Need a doctor fast, but not an ER?
On a rainy Saturday in April, there isn’t a lot of drama at Stoneman Outpatient Center just off Route 130 in Sandwich.
And that’s precisely the point.
Stoneman is home to one of four “urgent care” treatment centers that are part of Cape Cod Healthcare. The other three are:
All four centers are meant to improve access and convenience for those who have health problems that are not critical and are unlikely to require specialists, sophisticated lab tests or IV treatment.
Think conditions that feel urgent to patients but are rarely life-threatening, like:
- Ear infections
- Sprained ankles
- Strep throat
- Flu symptoms.
Conditions that need emergency room attention are quickly redirected and they include:
- Chest pain
- Potential cardiac issue
- Head injury
- Significant abdominal pain with vomiting and fever
While staff are experienced and trained in emergency care, their focus is treating the smaller complications of life when a visit to your family doctor isn’t an option either because it’s after hours or you’re far from home. They save patients from ER waits and ER insurance co-pays and keep ER staff concentrating on emergencies.
Since 2008, there’s been a 16 percent rise nationally in the number of urgent-care clinics, up to 9,300 this year, according to the American Academy of Urgent Care Medicine.
“We are busiest when other medical people aren’t working,” said Bruce Stelle, MD one of the Falmouth Hospital emergency medicine physicians who takes shifts at Stoneman Urgent Care. “A lot of these things happen off-hours or on weekends, or when doctors are not in their offices, or they happen when a patient or families cannot get themselves or child to the doctor.”
Cape retirees are often hesitant to give up their long-time hometown – and off-Cape – primary care doctors, who are too far away for routine sick visits, he said. That’s where the urgent care centers come in.
And of course, tourists and seasonal workers have traditionally turned to Falmouth and Cape Cod hospital emergency rooms, making them among the busiest in the state. Urgent care now gives them another option.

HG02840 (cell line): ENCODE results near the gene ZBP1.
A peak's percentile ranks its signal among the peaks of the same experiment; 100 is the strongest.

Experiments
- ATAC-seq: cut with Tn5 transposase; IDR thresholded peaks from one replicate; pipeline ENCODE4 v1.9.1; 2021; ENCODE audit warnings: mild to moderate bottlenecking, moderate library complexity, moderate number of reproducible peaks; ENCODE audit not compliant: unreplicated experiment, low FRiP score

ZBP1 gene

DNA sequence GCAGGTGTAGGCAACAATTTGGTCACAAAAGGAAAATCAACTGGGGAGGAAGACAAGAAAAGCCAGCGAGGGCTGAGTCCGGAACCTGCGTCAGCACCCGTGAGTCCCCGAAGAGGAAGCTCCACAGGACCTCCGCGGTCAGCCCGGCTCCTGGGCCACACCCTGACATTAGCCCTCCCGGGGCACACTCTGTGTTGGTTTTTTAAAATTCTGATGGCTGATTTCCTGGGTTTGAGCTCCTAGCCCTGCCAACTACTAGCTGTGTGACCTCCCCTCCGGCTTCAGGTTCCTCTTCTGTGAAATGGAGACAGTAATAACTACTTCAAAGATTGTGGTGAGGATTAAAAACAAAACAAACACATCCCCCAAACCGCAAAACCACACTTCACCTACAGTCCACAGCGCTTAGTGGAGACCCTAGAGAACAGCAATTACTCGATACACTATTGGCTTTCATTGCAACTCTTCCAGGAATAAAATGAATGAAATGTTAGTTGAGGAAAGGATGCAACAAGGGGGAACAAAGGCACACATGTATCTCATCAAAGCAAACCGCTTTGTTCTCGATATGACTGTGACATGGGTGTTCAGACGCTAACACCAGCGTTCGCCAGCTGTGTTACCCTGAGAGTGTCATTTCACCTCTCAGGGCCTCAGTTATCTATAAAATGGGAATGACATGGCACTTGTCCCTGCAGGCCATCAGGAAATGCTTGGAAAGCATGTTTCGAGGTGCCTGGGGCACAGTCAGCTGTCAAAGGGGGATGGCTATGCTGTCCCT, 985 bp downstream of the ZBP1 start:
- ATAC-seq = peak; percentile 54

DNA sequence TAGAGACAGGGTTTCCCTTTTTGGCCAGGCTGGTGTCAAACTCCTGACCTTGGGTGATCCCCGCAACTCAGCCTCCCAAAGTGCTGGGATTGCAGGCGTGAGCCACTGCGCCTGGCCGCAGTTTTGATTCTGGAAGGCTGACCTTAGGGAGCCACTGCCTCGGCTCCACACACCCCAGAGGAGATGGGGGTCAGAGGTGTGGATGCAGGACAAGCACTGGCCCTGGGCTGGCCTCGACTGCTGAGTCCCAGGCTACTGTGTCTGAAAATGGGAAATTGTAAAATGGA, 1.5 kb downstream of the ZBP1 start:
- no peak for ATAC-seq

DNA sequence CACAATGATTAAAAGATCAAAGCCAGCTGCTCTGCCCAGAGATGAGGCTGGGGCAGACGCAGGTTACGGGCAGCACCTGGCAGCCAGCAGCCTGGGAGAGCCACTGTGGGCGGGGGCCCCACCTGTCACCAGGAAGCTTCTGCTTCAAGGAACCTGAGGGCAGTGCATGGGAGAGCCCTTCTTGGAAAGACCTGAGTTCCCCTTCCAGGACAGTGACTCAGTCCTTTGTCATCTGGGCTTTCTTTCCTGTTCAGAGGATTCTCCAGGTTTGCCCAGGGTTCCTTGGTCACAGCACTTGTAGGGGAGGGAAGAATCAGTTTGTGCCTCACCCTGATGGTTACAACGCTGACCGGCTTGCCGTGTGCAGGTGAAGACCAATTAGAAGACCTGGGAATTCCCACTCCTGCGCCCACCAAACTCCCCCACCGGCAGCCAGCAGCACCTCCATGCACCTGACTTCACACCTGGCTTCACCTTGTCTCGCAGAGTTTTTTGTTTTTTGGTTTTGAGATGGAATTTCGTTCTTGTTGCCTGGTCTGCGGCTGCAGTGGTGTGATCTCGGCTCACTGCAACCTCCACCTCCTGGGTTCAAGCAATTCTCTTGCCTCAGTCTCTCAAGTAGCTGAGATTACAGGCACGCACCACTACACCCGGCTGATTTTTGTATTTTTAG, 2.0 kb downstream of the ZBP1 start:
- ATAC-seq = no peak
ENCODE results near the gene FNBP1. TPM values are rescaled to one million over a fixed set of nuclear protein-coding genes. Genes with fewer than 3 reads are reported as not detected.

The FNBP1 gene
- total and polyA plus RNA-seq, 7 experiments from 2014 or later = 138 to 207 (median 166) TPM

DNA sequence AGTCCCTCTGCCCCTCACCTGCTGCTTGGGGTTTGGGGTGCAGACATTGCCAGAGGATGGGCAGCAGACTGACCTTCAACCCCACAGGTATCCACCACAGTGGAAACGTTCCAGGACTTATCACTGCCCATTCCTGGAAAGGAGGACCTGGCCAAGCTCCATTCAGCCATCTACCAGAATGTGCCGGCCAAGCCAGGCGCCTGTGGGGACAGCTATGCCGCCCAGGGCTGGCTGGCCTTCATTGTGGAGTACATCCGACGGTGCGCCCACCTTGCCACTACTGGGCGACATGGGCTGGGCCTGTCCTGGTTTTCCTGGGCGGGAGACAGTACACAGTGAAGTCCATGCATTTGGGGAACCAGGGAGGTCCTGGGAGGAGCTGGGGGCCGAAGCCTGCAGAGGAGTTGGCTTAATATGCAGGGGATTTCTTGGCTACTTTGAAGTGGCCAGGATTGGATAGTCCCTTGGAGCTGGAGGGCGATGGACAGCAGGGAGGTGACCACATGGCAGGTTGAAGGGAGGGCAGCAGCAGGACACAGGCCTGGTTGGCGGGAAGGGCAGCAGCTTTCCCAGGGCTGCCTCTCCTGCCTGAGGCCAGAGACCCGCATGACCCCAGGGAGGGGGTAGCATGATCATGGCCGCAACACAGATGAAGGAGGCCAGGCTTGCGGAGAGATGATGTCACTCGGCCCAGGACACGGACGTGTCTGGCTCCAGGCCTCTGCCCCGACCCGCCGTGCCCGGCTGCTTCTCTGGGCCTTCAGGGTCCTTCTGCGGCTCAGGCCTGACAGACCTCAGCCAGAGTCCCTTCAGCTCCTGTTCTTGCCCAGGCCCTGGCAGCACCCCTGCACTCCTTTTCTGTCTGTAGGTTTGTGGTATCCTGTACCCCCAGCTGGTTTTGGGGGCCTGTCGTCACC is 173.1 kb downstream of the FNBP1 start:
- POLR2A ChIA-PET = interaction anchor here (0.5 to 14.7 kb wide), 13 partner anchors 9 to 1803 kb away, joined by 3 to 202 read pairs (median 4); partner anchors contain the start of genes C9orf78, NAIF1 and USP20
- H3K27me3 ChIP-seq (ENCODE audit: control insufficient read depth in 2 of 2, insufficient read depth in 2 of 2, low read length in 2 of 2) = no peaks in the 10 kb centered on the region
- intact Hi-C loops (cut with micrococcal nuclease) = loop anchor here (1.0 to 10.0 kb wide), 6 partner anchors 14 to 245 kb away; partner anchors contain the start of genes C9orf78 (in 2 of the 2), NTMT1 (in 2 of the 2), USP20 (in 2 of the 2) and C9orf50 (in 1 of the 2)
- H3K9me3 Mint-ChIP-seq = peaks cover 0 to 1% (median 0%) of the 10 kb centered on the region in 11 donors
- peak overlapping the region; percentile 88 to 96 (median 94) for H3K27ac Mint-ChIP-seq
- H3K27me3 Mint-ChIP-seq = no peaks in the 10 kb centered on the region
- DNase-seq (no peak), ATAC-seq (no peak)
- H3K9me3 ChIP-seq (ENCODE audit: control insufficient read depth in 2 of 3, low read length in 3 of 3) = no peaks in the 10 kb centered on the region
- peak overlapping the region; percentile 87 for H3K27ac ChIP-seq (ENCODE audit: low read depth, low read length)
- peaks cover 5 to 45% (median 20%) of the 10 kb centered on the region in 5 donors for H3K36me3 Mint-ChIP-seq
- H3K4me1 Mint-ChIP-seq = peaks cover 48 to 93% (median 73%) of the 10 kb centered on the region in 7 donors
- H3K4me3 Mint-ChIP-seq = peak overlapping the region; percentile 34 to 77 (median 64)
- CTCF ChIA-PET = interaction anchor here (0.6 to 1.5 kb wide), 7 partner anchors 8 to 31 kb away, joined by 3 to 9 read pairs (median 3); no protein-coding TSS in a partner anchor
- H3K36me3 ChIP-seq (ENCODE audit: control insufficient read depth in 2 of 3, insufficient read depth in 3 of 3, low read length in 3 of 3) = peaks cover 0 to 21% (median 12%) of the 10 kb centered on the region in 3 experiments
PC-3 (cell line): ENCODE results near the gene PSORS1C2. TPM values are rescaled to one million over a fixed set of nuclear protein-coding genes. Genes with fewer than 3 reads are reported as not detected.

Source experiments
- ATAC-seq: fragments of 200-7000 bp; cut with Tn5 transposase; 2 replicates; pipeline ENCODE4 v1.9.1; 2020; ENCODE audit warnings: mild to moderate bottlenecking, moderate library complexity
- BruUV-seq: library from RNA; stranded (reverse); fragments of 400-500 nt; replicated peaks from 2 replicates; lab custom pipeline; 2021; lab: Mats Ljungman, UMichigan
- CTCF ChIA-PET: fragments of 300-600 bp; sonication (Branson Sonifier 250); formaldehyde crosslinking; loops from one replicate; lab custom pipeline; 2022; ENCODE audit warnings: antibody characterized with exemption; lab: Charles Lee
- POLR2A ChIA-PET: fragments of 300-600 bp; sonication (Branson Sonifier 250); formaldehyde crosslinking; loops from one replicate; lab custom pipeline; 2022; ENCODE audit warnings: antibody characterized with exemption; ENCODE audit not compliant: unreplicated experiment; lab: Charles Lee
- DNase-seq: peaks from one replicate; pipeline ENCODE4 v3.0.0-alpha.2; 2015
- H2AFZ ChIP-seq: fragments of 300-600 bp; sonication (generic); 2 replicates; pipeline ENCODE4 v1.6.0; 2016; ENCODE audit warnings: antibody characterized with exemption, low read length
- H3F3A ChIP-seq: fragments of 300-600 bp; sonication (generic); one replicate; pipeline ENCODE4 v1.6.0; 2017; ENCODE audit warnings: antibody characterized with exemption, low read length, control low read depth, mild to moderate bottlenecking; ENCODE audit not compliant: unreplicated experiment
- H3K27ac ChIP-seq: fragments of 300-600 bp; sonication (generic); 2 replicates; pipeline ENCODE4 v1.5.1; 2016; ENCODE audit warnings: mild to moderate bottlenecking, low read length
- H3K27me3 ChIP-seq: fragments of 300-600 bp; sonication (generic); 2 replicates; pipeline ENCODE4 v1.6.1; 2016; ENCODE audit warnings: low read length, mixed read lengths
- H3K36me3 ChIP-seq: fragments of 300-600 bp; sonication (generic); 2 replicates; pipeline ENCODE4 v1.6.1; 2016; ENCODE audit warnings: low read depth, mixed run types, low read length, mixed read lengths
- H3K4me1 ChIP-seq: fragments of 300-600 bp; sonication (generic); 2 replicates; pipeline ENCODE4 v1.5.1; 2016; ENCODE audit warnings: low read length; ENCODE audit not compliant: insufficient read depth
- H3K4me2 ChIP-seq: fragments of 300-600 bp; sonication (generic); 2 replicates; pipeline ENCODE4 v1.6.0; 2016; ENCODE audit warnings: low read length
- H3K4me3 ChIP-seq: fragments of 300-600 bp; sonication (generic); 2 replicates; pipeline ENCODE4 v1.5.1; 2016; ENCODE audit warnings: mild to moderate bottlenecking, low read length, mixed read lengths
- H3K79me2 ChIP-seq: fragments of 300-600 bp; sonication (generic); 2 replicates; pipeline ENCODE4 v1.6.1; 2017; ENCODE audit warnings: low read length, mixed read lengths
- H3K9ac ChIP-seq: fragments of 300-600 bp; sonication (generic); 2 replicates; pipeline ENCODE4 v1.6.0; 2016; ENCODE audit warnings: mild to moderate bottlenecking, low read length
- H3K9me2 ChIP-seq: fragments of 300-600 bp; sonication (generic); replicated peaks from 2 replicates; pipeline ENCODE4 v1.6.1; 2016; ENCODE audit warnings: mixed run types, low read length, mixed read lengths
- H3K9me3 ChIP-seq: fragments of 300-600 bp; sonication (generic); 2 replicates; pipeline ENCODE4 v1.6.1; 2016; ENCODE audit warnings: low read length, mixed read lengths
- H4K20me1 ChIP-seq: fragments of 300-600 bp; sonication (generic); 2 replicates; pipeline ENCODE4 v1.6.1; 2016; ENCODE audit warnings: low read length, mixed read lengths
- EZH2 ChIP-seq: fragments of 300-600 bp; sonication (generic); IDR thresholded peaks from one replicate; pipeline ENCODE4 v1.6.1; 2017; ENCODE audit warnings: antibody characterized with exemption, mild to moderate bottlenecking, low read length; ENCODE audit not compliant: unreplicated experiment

The Urgent Care centers are taking on the non-critical load. Patient visits to Stoneman, for example, were up 13 percent from 2014 to 2015, from 17,277 to 19,597. The center sees an average of 60 patients a day, although it can jump to 100 a day in the summer, Eric Fortier, one of the Stoneman physician assistants, said.
Staffing usually consists of one doctor, a physician assistant or nurse practitioner and two nurses, but increases during peak times – Fourth of July weekend, the day after Thanksgiving, Christmas week, according to Dr. Stelle.
Stoneman’s light-filled waiting room seats about 30 and has the usual doctor’s office array of magazines. There’s a pharmacy and about a half-dozen exam rooms. Staff moves room to room like trick-or-treaters, evaluating patients, taking vitals and cultures, delivering diagnoses.
The atmosphere on this particular day was doctor’s office calm, rather than emergency room bustle – no beeping monitors, ambulance sirens, clacking gurneys or police radios. Just some quiet chitchat behind the desk, the slight scent of Dunkin’ Donut’s coffee and the occasional cough from an exam room. Flu was the most common diagnosis of the day.
But in one exam room, Christine Anderson, 64, sat holding her right wrist, which was sore and swollen after lifting weights and doing planks.
“My wrist just started killing me after exercising,” said Anderson, who recently moved to Mashpee from Connecticut, where she was familiar with urgent care centers. She first tried her primary care physician, but the office wasn’t open on Saturday. Within 40 minutes at Stoneman, she’d been seen by a doctor and had X-rays and was waiting for a diagnosis.
Care centers are not meant to replace primary care physician services or to treat chronic conditions. Staff does not, for example, have access to patients’ primary care medical records.
To help determine where their condition is best addressed, Dr. Stelle suggests that patients either start with a call to their own doctor or pediatrician, or one of the outpatient centers.
“We’ve made a conscious decision to have a human answer the call,” he said. “And if one of our receptionists can’t answer the question, you’re going to talk to a nurse or a doctor.”